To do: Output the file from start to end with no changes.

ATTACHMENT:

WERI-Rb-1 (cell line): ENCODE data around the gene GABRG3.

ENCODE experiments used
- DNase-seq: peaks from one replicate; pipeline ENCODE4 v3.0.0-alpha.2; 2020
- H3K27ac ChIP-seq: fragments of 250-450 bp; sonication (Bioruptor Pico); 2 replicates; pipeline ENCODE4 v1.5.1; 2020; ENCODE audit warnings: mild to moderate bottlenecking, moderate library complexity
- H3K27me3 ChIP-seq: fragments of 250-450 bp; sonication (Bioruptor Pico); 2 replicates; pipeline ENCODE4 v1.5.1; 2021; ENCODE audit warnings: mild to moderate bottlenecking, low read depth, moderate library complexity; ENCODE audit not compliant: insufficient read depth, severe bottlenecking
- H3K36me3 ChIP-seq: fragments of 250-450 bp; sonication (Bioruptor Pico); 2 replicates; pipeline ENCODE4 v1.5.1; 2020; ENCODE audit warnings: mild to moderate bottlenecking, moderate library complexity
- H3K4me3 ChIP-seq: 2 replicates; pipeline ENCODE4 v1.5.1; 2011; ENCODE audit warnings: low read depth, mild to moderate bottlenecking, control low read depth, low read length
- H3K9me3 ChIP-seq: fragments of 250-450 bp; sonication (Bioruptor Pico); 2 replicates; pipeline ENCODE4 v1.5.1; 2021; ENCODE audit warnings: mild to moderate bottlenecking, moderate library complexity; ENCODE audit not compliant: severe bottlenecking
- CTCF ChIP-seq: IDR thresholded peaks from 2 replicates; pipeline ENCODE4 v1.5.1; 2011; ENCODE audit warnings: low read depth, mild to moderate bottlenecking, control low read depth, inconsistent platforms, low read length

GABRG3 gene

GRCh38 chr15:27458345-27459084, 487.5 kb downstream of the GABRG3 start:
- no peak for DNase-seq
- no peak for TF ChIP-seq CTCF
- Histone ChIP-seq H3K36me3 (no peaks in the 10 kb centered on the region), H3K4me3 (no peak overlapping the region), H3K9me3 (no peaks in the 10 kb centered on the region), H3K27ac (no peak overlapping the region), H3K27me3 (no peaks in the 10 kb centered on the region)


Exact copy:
WERI-Rb-1 (cell line): ENCODE data around the gene GABRG3.

ENCODE experiments used
- DNase-seq: peaks from one replicate; pipeline ENCODE4 v3.0.0-alpha.2; 2020
- H3K27ac ChIP-seq: fragments of 250-450 bp; sonication (Bioruptor Pico); 2 replicates; pipeline ENCODE4 v1.5.1; 2020; ENCODE audit warnings: mild to moderate bottlenecking, moderate library complexity
- H3K27me3 ChIP-seq: fragments of 250-450 bp; sonication (Bioruptor Pico); 2 replicates; pipeline ENCODE4 v1.5.1; 2021; ENCODE audit warnings: mild to moderate bottlenecking, low read depth, moderate library complexity; ENCODE audit not compliant: insufficient read depth, severe bottlenecking
- H3K36me3 ChIP-seq: fragments of 250-450 bp; sonication (Bioruptor Pico); 2 replicates; pipeline ENCODE4 v1.5.1; 2020; ENCODE audit warnings: mild to moderate bottlenecking, moderate library complexity
- H3K4me3 ChIP-seq: 2 replicates; pipeline ENCODE4 v1.5.1; 2011; ENCODE audit warnings: low read depth, mild to moderate bottlenecking, control low read depth, low read length
- H3K9me3 ChIP-seq: fragments of 250-450 bp; sonication (Bioruptor Pico); 2 replicates; pipeline ENCODE4 v1.5.1; 2021; ENCODE audit warnings: mild to moderate bottlenecking, moderate library complexity; ENCODE audit not compliant: severe bottlenecking
- CTCF ChIP-seq: IDR thresholded peaks from 2 replicates; pipeline ENCODE4 v1.5.1; 2011; ENCODE audit warnings: low read depth, mild to moderate bottlenecking, control low read depth, inconsistent platforms, low read length

GABRG3 gene

GRCh38 chr15:27458345-27459084, 487.5 kb downstream of the GABRG3 start:
- no peak for DNase-seq
- no peak for TF ChIP-seq CTCF
- Histone ChIP-seq H3K36me3 (no peaks in the 10 kb centered on the region), H3K4me3 (no peak overlapping the region), H3K9me3 (no peaks in the 10 kb centered on the region), H3K27ac (no peak overlapping the region), H3K27me3 (no peaks in the 10 kb centered on the region)